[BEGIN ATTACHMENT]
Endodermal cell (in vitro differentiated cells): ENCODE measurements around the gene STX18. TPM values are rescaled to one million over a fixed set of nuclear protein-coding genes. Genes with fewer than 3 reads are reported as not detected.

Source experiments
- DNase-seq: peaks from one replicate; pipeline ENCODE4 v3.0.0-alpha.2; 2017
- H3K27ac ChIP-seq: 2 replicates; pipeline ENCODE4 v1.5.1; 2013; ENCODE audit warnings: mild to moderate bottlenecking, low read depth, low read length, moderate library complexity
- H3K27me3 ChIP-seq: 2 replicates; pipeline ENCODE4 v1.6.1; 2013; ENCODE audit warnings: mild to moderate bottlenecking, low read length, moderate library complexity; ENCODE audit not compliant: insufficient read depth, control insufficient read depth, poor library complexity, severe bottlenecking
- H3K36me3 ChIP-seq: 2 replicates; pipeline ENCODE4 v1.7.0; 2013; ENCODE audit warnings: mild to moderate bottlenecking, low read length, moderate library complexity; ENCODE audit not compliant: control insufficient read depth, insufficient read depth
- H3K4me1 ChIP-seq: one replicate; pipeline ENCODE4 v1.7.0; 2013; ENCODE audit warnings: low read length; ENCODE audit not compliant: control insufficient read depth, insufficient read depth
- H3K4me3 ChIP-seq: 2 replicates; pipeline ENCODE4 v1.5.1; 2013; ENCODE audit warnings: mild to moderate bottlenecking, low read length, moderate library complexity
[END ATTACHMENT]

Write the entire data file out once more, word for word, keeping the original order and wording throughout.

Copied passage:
Endodermal cell (in vitro differentiated cells): ENCODE measurements around the gene STX18. TPM values are rescaled to one million over a fixed set of nuclear protein-coding genes. Genes with fewer than 3 reads are reported as not detected.

Source experiments
- DNase-seq: peaks from one replicate; pipeline ENCODE4 v3.0.0-alpha.2; 2017
- H3K27ac ChIP-seq: 2 replicates; pipeline ENCODE4 v1.5.1; 2013; ENCODE audit warnings: mild to moderate bottlenecking, low read depth, low read length, moderate library complexity
- H3K27me3 ChIP-seq: 2 replicates; pipeline ENCODE4 v1.6.1; 2013; ENCODE audit warnings: mild to moderate bottlenecking, low read length, moderate library complexity; ENCODE audit not compliant: insufficient read depth, control insufficient read depth, poor library complexity, severe bottlenecking
- H3K36me3 ChIP-seq: 2 replicates; pipeline ENCODE4 v1.7.0; 2013; ENCODE audit warnings: mild to moderate bottlenecking, low read length, moderate library complexity; ENCODE audit not compliant: control insufficient read depth, insufficient read depth
- H3K4me1 ChIP-seq: one replicate; pipeline ENCODE4 v1.7.0; 2013; ENCODE audit warnings: low read length; ENCODE audit not compliant: control insufficient read depth, insufficient read depth
- H3K4me3 ChIP-seq: 2 replicates; pipeline ENCODE4 v1.5.1; 2013; ENCODE audit warnings: mild to moderate bottlenecking, low read length, moderate library complexity